In accordance with the invention, the contact-free heating is achieved by the use of a radiation heater for example by at least one laser radiator. In this way, the high area-specific heat energy input needed for a safe ignition can be achieved with small energy requirements without directly contacting the filter areas. If appropriate, reflectors may be used in connection with conventional radiation heaters. In addition to the reflection effects, such reflective shields may also be advantageous for affecting the soot deposition on the filter surfaces in the irradiated area by guide or baffling functions, and, in this way, improve the conditions for the ignition and safe combustion of the soot deposits without contacting the filter body.

The solution according to the invention may be used advantageously in connection with various types of filter bodies but it is particularly suitable for filter bodies which include wedge-like filter pockets which have openings facing a common plane. The raw gas flows toward the closed wedge-like filter end areas, which are formed by filter pockets with sinter metal filter areas. The filter pockets project toward the raw gas flow which is directed into the filter pockets through the wedge-like pocket walls. The cleaned gas then leaves the filter through the respective filter openings.

Particularly expedient are wedge filter pockets whose front openings are triangular in cross-section and have side surfaces, which are formed by the legs and which converge in the longitudinal gas flow direction as well as in the axial direction of the triangular cross-section so as to form end edges. In this way, large filter areas and filter bodies with a uniform circumferential contour can be obtained. This may be a circular or an oval shape. But also filters with irregular contours can be constructed in this way. For an arrangement according to the invention the conditions provided by circular or oval filter contours or similar filter contours are particularly advantageous.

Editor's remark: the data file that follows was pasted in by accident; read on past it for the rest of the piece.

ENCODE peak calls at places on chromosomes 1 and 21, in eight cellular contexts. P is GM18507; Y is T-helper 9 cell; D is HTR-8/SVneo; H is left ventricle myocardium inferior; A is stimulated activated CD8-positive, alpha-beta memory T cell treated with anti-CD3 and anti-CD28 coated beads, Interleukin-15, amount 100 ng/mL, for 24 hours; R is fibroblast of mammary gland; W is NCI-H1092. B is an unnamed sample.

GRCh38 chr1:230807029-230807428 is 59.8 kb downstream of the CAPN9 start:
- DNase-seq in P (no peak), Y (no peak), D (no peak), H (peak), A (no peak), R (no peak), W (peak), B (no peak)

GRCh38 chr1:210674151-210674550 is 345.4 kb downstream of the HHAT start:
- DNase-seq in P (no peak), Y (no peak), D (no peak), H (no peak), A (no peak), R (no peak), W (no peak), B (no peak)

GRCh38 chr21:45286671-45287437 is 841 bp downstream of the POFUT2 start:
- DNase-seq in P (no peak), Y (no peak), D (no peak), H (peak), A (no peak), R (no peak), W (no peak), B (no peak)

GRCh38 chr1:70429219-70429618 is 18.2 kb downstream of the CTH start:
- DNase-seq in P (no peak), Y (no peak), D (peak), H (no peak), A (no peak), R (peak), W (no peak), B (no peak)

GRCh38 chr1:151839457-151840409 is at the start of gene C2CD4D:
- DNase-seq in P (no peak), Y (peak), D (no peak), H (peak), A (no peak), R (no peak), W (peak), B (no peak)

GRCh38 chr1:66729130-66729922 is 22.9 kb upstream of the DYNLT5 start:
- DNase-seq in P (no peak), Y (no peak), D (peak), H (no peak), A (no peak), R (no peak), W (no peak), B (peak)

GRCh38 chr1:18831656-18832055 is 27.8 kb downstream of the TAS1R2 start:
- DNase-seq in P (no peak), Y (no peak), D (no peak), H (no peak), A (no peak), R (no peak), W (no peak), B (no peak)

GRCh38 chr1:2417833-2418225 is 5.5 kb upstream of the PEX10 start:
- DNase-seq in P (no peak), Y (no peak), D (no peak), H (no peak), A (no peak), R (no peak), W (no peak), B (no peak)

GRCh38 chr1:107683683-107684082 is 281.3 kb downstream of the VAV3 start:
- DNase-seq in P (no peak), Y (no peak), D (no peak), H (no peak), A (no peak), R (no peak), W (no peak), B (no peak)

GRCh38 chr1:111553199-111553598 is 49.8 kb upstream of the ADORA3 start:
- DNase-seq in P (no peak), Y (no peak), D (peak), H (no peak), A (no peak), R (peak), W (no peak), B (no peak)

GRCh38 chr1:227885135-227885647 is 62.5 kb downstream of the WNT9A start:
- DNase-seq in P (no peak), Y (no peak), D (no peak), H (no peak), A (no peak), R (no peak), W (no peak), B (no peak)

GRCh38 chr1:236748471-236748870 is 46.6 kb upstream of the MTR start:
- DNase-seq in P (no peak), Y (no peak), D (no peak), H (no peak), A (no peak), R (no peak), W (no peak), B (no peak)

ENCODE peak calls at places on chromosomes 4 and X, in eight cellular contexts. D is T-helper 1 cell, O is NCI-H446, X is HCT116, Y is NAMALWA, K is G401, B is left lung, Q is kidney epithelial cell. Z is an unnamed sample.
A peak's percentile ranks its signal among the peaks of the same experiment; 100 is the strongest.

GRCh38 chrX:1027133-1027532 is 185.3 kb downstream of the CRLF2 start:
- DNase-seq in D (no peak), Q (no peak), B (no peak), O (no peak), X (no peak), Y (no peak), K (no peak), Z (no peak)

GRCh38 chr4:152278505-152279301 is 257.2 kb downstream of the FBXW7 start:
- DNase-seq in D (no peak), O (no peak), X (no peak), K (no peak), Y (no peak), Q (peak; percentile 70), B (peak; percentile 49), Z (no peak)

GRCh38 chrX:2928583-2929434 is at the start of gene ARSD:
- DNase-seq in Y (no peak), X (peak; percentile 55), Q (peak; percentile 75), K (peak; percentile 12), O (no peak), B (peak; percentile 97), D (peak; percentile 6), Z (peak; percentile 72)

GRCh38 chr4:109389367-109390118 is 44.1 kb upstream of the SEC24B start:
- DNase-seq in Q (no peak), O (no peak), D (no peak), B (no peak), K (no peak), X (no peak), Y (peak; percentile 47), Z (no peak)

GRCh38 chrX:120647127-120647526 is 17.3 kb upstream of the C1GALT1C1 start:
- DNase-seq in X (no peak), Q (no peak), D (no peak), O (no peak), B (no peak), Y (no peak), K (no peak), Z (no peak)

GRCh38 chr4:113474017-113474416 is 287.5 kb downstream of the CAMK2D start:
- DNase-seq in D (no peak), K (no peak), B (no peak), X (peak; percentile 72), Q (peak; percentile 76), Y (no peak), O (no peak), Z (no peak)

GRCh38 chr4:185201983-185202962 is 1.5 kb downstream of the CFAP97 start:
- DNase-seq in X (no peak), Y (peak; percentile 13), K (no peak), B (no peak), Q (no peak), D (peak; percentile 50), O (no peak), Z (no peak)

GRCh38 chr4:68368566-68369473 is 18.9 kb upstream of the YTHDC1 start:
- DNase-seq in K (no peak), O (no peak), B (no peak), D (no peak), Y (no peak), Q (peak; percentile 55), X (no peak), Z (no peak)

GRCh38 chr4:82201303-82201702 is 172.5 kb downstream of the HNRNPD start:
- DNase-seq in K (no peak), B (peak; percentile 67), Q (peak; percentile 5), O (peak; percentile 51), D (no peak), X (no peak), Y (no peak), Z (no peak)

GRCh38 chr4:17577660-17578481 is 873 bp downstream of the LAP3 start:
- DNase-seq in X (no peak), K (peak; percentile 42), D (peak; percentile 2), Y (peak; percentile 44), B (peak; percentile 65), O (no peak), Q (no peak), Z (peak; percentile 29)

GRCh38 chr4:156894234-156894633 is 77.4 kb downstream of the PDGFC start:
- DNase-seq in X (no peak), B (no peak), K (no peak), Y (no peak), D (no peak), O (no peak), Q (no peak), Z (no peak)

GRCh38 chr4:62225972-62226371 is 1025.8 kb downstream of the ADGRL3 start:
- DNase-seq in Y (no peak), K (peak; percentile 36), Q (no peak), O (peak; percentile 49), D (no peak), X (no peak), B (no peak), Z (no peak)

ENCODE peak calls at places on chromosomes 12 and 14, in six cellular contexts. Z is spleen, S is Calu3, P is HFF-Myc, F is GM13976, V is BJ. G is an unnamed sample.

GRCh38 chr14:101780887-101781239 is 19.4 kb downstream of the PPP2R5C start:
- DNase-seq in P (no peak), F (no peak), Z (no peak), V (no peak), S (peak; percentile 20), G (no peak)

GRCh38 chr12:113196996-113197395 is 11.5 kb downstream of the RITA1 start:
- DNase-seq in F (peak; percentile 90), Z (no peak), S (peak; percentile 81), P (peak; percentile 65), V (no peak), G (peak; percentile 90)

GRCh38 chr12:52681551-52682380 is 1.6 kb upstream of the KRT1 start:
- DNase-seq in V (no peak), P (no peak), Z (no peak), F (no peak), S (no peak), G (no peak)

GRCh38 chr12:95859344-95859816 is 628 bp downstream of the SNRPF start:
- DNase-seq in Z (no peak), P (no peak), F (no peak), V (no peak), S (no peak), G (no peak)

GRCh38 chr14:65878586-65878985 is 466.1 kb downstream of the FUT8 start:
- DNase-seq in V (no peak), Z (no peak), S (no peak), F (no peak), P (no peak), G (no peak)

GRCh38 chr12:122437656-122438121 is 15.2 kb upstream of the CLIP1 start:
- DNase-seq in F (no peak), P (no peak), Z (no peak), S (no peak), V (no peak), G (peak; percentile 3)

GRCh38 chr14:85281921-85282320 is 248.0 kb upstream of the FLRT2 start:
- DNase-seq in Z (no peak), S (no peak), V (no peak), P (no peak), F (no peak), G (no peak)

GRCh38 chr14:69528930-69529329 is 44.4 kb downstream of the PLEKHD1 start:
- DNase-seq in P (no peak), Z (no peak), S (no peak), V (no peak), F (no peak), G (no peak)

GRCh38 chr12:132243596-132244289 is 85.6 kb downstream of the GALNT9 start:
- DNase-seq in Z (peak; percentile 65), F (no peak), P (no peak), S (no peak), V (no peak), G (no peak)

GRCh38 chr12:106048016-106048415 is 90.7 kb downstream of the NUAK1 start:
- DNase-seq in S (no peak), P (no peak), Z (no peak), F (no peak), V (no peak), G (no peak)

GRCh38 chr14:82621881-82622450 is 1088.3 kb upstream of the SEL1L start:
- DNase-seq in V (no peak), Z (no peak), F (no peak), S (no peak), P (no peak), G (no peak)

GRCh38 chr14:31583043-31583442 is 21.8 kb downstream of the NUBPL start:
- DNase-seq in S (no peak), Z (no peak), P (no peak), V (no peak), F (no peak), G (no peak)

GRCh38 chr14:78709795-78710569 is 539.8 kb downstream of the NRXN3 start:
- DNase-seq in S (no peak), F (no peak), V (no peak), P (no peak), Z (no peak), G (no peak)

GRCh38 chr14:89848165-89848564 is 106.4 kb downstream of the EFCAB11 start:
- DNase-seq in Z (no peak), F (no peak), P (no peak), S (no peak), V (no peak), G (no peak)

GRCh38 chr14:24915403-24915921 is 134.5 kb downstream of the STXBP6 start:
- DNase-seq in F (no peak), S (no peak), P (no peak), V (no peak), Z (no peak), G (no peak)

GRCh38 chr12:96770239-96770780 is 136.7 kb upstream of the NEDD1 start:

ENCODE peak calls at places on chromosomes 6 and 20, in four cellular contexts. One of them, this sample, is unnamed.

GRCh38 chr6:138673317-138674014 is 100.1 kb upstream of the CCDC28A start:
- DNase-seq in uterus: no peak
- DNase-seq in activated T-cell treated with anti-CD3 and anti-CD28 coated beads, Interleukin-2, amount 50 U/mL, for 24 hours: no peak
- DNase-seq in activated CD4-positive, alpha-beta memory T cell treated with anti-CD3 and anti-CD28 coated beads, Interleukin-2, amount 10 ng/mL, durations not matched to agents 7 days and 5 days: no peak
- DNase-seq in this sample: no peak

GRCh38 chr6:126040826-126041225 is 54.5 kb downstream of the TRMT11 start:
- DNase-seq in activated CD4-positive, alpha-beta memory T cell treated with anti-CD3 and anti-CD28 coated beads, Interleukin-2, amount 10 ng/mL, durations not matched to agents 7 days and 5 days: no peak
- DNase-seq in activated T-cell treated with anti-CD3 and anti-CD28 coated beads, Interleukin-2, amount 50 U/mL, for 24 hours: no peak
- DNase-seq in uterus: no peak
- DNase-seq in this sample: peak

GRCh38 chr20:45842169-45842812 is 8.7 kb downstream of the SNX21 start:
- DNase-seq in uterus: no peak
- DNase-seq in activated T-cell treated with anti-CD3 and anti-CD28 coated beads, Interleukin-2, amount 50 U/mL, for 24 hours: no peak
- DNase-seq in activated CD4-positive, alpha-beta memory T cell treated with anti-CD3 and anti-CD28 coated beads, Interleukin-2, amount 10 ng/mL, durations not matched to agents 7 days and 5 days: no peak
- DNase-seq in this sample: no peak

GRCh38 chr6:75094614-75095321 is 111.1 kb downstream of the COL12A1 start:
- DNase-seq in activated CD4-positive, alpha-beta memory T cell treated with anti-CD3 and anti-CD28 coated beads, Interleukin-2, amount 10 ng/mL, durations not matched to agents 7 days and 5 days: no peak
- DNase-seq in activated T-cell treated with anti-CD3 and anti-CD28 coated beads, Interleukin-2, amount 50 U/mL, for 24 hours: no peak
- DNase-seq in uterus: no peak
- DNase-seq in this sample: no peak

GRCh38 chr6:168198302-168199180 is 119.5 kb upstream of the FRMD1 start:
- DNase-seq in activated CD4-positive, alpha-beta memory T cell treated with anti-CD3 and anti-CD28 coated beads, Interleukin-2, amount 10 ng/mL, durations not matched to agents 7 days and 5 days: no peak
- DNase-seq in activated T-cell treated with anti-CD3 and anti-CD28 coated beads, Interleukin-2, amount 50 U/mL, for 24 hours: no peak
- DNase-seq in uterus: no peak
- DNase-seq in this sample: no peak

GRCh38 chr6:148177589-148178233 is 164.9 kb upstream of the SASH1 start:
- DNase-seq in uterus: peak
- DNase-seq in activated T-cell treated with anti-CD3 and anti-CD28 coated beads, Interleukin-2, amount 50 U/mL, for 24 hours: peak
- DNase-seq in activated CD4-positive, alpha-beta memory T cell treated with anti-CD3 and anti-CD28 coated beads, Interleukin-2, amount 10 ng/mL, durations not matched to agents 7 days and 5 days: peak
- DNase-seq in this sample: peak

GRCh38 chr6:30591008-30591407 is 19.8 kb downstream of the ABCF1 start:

In an especially advantageous embodiment, such a sinter metal particle filter whose clean gas-side pocket openings at the front of the filter pockets have triangular cross-section sand are disposed in a common plane. The filter pockets extend wedge-like toward a common center and also wedge-like in a longitudinal direction, that is, axially toward the raw gas side. At the raw gas side, the filter pockets are electrically heated in a contact-free manner in the area near the pocket opening plane The heating energy is concentrated on a sector of the filter body which encompasses several filter pockets. The heating energy is directed to at least one filter pocket. The contact-free input that is radiation of the heat source is directed toward—with respect to the center of the filter body—outer longitudinal end areas of the filter pockets. Also the respective side surfaces of the filter pockets may be heated as well as the triangular backside which extends longitudinally between the side walls. The heating of the rear area is particularly advantageous especially with regard to the arrangement of the respective heating elements in relation to the filter body.

For reason of space and also because of the possibility to concurrently heat opposite filter surfaces however, the heating elements may expediently also be so arranged that they extend into the raw gas spaces between adjacent filter pockets.

In connection with the contact free operation of the heat source, it is expedient if the heat application is limited to a small-area ignition zone with specific heat inputs of 20–100 kW/m2, particularly about 60 kW/m2. The ignition zone is preferably the rear area in the longitudinal extension of the heated filter pockets. Based on the whole filter area, a specific heat input in the range of 0.8–1.6 kW/m2 is then applied.

With a concentration of the heat energy applied to small ignition surface areas, safe ignition is ensured with short heating periods of a few minutes. Then the combustion of the soot continues depending on the amount of soot deposits over a large part of the filter area by flame front propagation in the soot layer. As a result, with the particle filter according to the invention, the need of heating energy supplied by external heating is small that is it is in a range compatible with the capacity of electric power generating systems of passenger cars.

Particularly the concentration of the heat input on a partial-length of the filter pocket near the plane of the pocket openings has been found to be advantageous. Surprisingly, it has been found that here not only the conditions for flame propagation from a small ignition area are particularly advantageous but that, starting in this area, the soot is burnt off by flame propagation in the soot layer very effectively against the gas flow direction.

Considering, in particular, that in accordance with the invention, distributed over the circumference of the filter, several heating sources may be provided so as to direct heat energy onto the respective filter areas and that the heat sources may be concurrently energized or activated in a timed manner, the heat input efficiency can be controlled such that the required filter area is minimized. The wedge-type filter structure is particularly suitable for such a procedure and the use of independently controlled and energized heat sources improves also the operational safety.